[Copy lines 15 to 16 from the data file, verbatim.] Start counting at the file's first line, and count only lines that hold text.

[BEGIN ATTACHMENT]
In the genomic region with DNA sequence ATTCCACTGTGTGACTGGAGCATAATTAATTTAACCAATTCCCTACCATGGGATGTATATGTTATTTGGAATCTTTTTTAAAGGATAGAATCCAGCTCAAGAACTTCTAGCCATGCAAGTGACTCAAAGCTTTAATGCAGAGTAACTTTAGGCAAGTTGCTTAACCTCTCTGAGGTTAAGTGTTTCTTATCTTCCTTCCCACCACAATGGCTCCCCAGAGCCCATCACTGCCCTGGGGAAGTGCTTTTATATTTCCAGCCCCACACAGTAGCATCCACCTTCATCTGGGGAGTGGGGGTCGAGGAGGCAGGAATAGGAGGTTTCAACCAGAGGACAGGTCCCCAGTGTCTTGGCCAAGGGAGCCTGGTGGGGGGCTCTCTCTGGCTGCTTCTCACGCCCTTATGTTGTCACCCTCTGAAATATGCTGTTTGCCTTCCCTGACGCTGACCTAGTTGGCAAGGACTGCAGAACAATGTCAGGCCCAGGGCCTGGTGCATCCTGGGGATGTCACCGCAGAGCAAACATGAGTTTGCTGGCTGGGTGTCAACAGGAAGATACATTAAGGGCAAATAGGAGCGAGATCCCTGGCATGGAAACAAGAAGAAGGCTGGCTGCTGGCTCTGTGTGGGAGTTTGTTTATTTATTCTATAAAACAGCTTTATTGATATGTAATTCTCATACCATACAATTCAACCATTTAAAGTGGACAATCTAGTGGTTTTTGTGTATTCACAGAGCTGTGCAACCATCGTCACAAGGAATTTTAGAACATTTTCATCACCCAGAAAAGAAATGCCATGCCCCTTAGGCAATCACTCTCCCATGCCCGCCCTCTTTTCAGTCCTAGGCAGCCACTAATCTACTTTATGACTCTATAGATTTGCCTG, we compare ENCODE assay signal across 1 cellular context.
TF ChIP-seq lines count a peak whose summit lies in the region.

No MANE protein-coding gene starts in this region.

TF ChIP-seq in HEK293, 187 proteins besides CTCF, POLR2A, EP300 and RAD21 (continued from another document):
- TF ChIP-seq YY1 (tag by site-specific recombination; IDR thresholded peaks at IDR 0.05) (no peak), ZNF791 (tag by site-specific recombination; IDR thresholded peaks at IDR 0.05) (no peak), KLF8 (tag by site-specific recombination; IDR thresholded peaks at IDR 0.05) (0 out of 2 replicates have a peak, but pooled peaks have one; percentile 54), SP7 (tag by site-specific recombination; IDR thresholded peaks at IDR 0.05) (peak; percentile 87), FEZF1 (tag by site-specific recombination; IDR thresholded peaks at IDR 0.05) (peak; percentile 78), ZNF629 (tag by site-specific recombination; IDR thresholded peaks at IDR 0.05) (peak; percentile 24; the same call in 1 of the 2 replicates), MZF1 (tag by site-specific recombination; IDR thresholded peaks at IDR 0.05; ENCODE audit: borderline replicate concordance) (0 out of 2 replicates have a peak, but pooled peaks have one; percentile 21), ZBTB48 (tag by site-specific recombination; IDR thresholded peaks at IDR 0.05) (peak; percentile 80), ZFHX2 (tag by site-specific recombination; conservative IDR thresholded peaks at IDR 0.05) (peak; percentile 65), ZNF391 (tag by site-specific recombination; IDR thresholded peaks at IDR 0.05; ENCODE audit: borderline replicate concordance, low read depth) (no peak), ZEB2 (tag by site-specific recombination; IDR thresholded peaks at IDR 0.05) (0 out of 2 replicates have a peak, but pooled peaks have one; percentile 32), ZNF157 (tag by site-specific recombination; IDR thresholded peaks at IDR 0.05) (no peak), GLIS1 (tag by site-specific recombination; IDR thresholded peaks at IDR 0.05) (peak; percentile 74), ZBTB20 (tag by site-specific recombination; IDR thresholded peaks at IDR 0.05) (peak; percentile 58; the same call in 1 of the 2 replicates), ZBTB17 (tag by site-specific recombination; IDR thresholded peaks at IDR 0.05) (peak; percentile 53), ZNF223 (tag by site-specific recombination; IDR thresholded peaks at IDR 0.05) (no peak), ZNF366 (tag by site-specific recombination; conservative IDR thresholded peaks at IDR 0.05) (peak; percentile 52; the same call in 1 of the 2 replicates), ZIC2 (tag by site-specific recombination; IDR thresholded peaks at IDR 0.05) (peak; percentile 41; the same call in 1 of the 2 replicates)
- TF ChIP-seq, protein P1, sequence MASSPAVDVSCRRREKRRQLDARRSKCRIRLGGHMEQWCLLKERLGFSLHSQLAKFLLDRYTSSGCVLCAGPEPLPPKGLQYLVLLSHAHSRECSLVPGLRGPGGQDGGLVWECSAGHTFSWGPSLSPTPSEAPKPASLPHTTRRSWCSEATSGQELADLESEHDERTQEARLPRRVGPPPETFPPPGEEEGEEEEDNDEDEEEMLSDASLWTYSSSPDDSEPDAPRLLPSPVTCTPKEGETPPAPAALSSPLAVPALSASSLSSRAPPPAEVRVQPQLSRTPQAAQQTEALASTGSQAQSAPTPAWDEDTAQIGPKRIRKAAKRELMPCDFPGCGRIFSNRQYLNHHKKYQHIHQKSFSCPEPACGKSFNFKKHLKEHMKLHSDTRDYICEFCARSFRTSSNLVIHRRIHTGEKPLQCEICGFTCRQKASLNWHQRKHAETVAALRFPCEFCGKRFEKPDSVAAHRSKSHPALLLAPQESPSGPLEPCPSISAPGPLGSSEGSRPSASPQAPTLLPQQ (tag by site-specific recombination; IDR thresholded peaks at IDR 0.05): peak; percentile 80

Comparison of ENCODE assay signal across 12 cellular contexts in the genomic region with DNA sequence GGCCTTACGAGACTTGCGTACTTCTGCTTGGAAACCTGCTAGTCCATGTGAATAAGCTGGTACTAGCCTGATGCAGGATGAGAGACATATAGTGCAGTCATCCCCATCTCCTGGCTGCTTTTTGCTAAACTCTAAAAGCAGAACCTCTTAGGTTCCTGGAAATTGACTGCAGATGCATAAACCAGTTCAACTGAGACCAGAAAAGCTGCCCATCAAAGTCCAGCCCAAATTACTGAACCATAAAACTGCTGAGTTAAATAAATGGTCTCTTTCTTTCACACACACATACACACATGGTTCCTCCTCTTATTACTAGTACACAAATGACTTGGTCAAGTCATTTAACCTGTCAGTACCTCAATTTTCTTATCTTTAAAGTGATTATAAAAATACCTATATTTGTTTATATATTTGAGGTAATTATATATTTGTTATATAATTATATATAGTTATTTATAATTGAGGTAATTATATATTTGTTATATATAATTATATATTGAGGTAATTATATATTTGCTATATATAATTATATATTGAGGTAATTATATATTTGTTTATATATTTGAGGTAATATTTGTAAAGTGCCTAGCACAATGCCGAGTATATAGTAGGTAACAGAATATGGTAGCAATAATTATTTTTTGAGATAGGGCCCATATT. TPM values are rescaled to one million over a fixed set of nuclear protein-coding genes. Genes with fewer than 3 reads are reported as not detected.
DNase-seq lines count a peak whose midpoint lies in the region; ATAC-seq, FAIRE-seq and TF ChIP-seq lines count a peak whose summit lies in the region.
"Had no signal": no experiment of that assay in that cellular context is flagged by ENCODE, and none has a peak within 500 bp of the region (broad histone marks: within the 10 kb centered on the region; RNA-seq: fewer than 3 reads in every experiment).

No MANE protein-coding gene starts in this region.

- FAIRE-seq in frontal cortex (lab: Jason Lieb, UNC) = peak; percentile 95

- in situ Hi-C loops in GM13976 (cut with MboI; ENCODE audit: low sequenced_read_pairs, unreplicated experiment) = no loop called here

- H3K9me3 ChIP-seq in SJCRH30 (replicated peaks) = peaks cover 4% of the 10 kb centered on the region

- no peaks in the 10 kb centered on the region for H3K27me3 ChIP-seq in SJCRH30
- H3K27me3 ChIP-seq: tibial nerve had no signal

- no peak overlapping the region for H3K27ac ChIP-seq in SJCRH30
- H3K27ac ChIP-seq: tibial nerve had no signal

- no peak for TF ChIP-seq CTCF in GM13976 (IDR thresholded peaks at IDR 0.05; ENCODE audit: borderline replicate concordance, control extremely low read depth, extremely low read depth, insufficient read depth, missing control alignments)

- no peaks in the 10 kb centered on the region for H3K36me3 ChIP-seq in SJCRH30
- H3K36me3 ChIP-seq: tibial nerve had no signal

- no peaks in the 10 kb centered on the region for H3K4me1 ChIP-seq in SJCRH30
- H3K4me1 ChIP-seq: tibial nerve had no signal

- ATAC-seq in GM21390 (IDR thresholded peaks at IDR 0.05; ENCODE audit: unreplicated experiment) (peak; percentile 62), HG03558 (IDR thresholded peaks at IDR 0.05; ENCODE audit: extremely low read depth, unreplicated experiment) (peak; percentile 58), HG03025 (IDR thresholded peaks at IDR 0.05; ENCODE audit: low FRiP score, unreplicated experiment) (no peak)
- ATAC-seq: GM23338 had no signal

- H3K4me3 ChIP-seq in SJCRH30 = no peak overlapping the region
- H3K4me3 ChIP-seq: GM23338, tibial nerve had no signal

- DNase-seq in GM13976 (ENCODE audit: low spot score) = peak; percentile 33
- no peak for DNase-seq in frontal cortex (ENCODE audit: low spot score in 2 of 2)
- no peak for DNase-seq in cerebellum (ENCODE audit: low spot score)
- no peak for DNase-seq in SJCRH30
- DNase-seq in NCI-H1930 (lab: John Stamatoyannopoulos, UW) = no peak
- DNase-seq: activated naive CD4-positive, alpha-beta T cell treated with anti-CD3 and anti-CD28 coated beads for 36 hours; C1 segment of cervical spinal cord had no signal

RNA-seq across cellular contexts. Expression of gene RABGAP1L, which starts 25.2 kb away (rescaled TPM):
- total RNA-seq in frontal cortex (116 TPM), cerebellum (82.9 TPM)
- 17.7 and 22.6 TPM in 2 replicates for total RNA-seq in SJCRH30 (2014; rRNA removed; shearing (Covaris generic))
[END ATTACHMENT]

- H3K27me3 ChIP-seq: tibial nerve had no signal

- no peak overlapping the region for H3K27ac ChIP-seq in SJCRH30